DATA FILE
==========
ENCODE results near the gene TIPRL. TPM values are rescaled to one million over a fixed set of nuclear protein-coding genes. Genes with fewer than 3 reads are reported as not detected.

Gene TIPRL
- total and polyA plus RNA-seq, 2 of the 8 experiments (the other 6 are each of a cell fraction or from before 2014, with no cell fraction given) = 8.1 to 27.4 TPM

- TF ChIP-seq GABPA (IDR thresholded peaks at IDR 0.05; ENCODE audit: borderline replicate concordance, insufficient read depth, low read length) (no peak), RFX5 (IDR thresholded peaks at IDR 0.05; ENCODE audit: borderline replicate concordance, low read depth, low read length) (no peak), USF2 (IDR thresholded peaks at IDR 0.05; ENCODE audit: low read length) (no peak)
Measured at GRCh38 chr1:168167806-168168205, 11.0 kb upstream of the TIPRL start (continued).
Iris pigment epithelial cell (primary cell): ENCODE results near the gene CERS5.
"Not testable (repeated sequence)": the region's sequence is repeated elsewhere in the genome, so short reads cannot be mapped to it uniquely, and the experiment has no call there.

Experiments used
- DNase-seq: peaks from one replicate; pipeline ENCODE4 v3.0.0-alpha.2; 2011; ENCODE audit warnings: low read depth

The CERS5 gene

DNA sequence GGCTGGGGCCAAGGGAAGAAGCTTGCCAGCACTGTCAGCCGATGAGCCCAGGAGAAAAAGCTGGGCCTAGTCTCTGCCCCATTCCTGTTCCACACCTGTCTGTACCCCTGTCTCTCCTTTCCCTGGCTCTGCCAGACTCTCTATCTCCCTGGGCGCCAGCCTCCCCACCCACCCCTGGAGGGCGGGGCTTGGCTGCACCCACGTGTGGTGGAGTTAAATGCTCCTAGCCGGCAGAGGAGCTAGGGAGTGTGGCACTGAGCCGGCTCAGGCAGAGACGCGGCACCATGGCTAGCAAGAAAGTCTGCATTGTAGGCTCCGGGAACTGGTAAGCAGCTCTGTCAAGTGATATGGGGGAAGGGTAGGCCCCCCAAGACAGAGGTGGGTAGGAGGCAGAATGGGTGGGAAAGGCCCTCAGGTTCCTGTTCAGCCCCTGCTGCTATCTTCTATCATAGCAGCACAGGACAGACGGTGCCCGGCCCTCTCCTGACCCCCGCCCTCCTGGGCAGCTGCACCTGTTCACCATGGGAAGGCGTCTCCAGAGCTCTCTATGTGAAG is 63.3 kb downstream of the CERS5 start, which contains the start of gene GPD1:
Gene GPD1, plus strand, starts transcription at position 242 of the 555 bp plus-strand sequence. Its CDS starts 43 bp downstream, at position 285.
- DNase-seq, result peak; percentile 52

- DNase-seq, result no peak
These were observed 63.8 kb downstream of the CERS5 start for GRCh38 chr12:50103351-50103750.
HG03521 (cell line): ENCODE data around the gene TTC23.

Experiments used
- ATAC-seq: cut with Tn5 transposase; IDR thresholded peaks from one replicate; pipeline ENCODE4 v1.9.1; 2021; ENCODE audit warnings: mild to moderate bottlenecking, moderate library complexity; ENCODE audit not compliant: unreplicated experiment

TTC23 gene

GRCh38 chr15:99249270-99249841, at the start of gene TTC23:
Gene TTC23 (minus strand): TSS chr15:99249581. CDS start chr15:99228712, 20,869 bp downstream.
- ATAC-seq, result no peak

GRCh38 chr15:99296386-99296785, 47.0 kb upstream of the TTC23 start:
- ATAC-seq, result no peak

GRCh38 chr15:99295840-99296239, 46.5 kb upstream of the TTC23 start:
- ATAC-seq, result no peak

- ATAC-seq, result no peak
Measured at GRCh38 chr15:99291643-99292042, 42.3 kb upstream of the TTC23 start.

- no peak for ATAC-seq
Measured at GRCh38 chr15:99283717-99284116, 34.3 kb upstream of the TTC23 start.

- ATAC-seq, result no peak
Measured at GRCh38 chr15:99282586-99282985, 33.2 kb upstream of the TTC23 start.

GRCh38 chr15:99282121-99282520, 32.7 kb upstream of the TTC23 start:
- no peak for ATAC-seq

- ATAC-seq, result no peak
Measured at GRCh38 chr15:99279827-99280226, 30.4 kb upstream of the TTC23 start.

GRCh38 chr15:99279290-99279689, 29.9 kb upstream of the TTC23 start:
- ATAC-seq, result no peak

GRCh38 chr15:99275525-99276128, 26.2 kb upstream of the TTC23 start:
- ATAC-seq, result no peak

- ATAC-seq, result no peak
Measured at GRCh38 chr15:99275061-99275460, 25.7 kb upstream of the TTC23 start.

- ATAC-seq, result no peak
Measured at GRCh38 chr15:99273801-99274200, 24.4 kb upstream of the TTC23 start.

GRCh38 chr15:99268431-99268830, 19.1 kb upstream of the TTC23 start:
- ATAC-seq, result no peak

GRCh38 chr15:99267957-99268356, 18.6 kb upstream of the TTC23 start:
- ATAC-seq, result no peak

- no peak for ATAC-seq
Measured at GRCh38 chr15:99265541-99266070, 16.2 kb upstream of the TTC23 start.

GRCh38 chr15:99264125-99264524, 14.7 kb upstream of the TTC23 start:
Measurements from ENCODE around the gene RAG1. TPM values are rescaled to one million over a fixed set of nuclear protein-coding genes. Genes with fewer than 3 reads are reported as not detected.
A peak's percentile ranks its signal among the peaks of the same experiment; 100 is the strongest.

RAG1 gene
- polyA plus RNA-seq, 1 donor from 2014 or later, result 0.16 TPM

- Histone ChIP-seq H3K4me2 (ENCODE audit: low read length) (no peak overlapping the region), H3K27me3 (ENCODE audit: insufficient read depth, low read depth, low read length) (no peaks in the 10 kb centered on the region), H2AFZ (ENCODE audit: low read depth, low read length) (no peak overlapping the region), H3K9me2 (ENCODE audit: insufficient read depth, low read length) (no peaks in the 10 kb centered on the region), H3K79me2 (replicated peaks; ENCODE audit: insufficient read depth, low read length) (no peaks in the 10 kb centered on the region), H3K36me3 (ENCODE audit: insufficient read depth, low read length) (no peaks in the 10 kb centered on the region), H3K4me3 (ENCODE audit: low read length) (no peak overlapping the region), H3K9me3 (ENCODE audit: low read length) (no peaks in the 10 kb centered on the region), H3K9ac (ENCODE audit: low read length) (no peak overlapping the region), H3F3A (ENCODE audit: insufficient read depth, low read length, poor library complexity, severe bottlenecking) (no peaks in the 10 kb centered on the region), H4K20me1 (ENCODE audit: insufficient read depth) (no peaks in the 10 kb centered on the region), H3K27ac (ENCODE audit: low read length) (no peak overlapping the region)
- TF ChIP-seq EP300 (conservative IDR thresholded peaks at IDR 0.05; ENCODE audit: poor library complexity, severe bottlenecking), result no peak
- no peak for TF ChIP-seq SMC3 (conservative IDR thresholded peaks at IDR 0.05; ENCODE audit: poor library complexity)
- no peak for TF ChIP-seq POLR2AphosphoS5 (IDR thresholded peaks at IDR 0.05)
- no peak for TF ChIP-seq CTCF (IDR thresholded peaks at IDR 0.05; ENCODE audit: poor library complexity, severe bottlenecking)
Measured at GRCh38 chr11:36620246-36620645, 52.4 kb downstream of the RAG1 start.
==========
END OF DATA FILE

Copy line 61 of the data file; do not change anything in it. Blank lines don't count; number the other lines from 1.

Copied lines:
Measured at GRCh38 chr11:36620246-36620645, 52.4 kb downstream of the RAG1 start.